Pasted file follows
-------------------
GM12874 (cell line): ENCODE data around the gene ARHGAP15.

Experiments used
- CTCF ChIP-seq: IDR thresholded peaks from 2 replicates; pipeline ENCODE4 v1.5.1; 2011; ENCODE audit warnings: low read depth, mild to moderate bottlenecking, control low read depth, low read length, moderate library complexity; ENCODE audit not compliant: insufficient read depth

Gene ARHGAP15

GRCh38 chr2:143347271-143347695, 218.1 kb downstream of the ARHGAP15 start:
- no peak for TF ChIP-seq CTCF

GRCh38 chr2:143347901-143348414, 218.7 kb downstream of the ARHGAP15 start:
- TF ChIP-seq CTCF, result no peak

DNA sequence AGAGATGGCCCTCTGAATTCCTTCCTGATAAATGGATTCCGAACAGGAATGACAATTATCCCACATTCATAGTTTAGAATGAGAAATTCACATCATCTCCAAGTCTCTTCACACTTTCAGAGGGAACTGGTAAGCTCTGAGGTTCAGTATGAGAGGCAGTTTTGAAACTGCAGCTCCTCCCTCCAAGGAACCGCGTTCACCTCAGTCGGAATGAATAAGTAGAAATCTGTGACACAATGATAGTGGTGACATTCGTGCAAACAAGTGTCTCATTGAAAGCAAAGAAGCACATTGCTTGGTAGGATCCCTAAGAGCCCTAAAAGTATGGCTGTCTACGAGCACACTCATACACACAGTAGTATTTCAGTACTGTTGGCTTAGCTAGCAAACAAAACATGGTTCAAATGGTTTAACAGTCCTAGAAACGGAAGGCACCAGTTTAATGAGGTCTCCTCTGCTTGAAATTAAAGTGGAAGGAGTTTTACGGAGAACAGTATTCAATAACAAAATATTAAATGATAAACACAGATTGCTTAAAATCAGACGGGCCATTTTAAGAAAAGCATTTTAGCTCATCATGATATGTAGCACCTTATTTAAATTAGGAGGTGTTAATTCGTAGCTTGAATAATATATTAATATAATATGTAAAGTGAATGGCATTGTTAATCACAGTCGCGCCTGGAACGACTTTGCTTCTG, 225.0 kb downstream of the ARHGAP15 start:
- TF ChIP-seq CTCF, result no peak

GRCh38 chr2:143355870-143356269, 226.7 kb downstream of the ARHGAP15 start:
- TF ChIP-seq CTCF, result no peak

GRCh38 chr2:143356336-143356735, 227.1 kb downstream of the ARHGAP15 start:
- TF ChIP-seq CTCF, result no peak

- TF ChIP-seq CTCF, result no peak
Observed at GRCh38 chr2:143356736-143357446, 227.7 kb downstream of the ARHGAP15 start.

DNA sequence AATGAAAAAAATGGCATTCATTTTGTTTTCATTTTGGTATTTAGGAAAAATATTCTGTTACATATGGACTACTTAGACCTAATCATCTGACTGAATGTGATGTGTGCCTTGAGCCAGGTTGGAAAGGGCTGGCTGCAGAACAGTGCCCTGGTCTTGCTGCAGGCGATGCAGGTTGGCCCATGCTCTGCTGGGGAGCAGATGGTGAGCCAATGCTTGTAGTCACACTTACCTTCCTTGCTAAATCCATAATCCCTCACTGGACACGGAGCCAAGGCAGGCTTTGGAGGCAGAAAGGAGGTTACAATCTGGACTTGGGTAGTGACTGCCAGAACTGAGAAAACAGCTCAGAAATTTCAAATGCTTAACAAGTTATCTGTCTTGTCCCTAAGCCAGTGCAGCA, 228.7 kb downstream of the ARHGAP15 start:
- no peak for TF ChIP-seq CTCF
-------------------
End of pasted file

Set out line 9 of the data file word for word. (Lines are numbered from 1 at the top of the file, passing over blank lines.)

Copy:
DNA sequence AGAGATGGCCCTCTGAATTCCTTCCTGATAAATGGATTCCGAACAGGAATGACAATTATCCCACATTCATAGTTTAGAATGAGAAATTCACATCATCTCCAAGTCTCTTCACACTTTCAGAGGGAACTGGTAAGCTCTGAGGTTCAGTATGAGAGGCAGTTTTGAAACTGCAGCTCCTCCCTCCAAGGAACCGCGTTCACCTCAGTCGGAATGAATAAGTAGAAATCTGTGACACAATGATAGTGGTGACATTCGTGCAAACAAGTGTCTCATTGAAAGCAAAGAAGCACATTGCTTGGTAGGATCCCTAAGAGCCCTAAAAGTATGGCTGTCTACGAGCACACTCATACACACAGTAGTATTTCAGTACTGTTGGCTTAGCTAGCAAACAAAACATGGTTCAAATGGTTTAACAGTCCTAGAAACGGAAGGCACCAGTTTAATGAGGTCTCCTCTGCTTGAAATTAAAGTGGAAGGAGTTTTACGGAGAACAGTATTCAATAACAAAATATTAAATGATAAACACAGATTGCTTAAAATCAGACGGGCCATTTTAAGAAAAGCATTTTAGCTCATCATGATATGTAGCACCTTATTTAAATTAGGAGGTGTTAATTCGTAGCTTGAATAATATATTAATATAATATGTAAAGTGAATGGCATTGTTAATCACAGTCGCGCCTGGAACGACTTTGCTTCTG, 225.0 kb downstream of the ARHGAP15 start: